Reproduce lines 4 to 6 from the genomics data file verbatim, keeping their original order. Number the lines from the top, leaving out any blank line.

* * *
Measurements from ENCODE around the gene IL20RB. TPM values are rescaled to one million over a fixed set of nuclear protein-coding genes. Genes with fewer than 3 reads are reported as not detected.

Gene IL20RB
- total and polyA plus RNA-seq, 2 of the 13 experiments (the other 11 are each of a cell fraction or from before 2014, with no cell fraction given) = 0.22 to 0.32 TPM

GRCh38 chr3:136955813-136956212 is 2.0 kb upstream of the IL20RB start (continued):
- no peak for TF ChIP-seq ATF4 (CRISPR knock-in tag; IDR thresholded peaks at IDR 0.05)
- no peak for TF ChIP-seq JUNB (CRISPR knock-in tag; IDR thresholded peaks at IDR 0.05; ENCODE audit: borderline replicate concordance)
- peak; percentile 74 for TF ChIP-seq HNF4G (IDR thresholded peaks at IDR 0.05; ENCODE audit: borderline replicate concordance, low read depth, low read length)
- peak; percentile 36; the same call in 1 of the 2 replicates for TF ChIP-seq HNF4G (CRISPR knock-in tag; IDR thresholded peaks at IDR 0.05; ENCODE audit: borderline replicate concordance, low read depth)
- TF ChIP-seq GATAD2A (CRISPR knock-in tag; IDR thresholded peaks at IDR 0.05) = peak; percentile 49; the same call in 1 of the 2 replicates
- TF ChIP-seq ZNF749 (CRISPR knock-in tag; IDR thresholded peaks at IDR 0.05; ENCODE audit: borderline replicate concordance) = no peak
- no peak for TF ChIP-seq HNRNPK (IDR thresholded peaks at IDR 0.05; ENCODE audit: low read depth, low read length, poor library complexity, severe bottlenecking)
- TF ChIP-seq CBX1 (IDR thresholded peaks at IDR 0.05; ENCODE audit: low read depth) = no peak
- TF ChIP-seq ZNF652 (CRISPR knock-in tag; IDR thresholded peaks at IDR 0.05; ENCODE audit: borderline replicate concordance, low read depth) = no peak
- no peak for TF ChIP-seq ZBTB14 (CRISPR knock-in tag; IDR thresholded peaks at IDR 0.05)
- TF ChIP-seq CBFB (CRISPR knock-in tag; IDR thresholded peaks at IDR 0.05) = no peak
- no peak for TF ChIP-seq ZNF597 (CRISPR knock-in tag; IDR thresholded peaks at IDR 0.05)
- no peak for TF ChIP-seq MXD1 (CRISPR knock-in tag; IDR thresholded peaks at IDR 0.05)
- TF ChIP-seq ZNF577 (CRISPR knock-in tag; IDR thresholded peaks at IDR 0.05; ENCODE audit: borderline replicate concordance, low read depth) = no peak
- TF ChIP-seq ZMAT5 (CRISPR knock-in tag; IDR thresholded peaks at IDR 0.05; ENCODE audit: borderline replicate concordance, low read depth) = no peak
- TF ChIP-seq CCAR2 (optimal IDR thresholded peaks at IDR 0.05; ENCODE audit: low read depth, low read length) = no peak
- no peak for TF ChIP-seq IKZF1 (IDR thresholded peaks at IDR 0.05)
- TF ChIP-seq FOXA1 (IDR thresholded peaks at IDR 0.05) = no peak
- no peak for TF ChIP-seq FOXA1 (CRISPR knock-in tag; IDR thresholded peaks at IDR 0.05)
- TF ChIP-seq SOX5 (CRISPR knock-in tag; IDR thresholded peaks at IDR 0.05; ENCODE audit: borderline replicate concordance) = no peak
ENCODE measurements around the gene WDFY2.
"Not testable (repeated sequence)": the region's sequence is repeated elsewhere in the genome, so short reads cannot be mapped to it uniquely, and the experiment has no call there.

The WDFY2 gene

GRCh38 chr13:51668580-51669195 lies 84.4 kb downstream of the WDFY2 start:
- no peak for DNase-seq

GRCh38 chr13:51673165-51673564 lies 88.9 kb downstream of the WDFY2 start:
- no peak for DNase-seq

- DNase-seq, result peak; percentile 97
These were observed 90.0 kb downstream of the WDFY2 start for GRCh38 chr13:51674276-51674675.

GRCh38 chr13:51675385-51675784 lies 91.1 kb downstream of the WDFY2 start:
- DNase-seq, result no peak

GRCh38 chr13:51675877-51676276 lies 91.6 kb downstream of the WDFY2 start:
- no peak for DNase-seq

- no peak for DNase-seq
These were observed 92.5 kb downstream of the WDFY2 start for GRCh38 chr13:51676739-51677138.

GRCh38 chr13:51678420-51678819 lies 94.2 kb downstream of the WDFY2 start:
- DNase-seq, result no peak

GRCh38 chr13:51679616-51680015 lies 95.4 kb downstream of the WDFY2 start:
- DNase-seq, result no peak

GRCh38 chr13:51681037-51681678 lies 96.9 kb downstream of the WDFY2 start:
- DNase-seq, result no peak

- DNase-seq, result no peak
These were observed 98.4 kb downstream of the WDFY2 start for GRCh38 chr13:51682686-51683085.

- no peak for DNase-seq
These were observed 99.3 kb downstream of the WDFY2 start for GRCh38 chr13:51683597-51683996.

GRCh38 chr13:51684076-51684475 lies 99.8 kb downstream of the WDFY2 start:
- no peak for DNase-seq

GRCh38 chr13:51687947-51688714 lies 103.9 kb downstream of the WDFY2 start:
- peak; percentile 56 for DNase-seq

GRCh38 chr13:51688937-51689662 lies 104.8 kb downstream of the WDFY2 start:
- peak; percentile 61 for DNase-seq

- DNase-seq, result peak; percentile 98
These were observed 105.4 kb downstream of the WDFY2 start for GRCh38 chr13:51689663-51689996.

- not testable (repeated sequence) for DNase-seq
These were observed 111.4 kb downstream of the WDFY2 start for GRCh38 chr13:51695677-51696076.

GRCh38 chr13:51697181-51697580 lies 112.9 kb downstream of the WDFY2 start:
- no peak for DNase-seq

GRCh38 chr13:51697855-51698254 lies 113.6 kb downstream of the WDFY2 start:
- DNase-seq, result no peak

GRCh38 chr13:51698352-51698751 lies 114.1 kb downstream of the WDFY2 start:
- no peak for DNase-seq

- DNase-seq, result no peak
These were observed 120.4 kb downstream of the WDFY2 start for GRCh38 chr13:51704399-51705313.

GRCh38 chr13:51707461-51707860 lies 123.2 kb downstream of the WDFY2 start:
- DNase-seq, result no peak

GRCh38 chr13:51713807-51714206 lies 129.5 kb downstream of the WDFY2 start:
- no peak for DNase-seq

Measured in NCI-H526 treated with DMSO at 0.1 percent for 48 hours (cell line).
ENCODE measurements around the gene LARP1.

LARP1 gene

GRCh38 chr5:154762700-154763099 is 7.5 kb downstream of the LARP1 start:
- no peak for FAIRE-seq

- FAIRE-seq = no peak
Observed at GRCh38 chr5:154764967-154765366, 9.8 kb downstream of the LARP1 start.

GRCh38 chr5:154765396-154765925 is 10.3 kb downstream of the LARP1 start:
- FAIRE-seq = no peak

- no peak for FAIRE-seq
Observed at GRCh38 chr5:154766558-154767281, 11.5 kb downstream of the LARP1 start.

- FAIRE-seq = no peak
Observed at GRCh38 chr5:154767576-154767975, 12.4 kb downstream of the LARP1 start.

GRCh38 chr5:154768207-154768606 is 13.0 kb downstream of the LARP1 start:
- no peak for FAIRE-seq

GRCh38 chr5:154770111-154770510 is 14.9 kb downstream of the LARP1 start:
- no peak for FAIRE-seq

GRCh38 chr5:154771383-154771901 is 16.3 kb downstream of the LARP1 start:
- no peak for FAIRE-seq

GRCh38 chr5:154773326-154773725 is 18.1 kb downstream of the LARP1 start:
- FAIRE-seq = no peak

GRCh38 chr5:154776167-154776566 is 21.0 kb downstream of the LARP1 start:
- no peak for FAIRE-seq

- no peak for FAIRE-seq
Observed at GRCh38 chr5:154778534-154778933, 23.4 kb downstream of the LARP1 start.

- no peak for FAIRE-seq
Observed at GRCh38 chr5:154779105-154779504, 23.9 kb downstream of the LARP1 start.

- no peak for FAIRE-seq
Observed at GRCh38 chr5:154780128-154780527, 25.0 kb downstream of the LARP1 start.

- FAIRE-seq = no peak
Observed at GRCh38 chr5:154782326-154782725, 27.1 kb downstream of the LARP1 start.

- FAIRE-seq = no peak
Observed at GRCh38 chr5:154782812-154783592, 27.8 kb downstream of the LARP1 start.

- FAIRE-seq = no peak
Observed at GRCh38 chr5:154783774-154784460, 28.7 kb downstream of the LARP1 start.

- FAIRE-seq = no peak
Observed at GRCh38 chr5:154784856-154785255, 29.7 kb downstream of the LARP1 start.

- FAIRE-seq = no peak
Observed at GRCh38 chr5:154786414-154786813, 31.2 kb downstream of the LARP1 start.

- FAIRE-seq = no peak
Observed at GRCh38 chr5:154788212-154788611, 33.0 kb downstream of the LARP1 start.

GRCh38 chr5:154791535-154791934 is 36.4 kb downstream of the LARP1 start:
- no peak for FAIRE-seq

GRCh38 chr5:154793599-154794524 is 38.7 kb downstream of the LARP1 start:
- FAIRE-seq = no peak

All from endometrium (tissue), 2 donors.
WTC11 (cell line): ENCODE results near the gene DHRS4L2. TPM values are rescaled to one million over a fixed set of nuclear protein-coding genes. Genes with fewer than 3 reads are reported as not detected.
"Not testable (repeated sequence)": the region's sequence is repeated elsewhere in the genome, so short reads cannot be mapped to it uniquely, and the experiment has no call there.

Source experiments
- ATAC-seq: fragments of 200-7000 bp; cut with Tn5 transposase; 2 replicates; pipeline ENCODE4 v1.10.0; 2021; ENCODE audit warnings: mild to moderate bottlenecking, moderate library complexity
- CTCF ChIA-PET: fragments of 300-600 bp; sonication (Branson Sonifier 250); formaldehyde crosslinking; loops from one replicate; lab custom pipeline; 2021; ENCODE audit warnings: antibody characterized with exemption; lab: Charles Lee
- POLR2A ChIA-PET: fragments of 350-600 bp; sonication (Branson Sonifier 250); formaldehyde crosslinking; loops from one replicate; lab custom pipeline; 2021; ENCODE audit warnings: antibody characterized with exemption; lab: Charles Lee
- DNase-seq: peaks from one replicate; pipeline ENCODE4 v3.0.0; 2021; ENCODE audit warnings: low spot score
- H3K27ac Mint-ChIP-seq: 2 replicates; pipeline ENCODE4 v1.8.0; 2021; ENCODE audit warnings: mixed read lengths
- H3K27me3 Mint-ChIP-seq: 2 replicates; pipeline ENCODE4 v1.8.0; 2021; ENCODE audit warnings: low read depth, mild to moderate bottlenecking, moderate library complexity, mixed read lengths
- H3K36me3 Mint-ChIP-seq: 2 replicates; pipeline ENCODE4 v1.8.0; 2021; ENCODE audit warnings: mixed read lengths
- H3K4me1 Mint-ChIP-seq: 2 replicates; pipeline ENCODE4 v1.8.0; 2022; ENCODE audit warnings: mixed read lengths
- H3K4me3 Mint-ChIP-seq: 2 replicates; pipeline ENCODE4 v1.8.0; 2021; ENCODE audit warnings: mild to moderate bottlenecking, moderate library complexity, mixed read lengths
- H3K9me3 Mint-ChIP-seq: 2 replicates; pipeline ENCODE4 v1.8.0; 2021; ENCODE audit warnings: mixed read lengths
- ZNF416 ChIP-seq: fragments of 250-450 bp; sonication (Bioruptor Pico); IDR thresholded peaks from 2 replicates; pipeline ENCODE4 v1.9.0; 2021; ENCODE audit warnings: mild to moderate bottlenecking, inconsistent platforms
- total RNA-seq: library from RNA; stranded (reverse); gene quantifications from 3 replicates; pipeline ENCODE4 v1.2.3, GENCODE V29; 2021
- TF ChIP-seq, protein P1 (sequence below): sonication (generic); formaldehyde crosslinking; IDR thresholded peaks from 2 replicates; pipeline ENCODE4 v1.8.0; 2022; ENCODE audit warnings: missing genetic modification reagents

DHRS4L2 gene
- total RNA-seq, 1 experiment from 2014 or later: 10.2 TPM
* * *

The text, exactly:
GRCh38 chr3:136955813-136956212 is 2.0 kb upstream of the IL20RB start (continued):
- no peak for TF ChIP-seq ATF4 (CRISPR knock-in tag; IDR thresholded peaks at IDR 0.05)
- no peak for TF ChIP-seq JUNB (CRISPR knock-in tag; IDR thresholded peaks at IDR 0.05; ENCODE audit: borderline replicate concordance)